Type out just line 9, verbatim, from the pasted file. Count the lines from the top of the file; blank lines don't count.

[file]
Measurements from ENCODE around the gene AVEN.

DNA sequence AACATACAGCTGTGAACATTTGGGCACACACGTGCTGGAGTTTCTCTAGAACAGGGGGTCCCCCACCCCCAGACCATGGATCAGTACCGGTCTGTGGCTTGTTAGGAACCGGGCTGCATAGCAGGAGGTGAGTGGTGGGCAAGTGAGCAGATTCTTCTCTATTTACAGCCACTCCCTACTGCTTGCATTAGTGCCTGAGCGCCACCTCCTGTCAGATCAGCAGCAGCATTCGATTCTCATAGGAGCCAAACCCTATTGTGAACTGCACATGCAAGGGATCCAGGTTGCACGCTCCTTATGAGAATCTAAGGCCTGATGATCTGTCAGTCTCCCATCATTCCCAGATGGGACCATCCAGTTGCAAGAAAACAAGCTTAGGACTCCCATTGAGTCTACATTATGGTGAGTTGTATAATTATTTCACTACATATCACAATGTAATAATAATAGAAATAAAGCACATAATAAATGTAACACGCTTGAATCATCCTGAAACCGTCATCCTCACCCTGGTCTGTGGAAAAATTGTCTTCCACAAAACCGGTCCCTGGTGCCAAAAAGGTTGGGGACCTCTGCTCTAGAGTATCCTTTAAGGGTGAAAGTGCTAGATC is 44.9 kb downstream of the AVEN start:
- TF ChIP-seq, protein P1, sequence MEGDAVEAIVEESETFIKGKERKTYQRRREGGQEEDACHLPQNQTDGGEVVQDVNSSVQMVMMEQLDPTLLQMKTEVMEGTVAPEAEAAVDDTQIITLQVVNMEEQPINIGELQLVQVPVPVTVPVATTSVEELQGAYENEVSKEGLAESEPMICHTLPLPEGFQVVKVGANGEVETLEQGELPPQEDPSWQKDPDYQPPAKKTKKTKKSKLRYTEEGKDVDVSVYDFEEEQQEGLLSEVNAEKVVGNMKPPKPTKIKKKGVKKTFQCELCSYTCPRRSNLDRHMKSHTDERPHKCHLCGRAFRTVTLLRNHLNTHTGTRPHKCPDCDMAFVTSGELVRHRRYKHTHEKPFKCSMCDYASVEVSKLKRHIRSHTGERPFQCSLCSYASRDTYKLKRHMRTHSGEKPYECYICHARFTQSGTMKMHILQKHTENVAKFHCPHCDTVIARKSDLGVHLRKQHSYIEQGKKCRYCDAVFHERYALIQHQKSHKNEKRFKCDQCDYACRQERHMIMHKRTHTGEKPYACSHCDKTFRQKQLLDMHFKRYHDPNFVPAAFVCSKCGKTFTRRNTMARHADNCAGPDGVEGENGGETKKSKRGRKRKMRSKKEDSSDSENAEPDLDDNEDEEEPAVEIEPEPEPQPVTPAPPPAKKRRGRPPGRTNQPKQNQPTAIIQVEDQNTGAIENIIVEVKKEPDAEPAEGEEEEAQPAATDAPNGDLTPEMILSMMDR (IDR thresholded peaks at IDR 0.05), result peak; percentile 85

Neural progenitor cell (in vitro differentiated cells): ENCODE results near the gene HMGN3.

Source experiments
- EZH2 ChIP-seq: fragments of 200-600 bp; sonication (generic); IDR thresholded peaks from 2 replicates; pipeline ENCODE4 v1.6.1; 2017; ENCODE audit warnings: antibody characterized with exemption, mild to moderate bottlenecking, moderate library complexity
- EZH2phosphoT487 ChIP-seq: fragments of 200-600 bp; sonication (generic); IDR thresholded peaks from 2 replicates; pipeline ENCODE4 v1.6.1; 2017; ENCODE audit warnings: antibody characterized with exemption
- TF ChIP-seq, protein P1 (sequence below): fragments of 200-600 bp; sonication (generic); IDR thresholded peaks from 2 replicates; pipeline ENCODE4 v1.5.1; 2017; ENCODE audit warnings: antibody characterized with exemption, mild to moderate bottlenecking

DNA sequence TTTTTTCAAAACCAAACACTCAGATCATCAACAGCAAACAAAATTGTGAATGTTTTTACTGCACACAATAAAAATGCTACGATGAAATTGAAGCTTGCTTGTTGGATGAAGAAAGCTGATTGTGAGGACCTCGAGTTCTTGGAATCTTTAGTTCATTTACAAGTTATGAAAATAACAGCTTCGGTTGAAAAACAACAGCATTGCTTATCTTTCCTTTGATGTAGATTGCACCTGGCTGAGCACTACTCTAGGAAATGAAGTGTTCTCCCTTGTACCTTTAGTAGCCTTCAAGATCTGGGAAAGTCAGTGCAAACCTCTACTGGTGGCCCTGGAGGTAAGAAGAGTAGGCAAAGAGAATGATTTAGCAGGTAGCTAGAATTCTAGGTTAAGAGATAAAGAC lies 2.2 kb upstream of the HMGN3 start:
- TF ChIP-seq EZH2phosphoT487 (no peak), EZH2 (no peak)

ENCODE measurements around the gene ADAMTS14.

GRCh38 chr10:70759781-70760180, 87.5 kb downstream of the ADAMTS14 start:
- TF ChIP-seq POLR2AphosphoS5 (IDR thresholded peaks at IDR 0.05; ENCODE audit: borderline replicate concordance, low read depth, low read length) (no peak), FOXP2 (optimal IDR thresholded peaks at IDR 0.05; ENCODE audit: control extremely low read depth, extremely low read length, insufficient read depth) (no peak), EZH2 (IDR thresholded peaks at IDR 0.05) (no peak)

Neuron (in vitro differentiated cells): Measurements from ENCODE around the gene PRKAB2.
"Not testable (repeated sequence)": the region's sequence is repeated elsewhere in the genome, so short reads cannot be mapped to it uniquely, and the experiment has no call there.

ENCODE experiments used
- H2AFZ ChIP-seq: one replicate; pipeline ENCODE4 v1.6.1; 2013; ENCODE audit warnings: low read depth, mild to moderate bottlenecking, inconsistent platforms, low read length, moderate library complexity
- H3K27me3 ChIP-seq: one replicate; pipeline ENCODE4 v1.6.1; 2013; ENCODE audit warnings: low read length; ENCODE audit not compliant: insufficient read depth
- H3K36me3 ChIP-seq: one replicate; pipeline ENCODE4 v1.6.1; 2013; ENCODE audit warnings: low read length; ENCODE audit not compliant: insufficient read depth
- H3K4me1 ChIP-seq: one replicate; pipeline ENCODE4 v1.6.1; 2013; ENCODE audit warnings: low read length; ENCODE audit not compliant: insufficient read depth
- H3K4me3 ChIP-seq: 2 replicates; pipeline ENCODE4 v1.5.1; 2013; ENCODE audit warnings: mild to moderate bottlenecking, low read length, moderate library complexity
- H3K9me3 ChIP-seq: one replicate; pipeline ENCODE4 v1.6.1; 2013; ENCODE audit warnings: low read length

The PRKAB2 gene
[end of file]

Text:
DNA sequence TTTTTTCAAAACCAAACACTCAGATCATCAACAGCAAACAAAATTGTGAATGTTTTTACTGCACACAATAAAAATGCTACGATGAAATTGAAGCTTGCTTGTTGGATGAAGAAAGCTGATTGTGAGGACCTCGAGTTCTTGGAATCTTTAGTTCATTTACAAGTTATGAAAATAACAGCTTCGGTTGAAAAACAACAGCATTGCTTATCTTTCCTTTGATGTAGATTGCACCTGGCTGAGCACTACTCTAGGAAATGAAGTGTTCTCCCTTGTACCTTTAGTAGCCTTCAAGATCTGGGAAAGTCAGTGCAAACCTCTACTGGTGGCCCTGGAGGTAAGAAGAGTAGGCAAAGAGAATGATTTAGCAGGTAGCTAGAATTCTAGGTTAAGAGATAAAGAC lies 2.2 kb upstream of the HMGN3 start: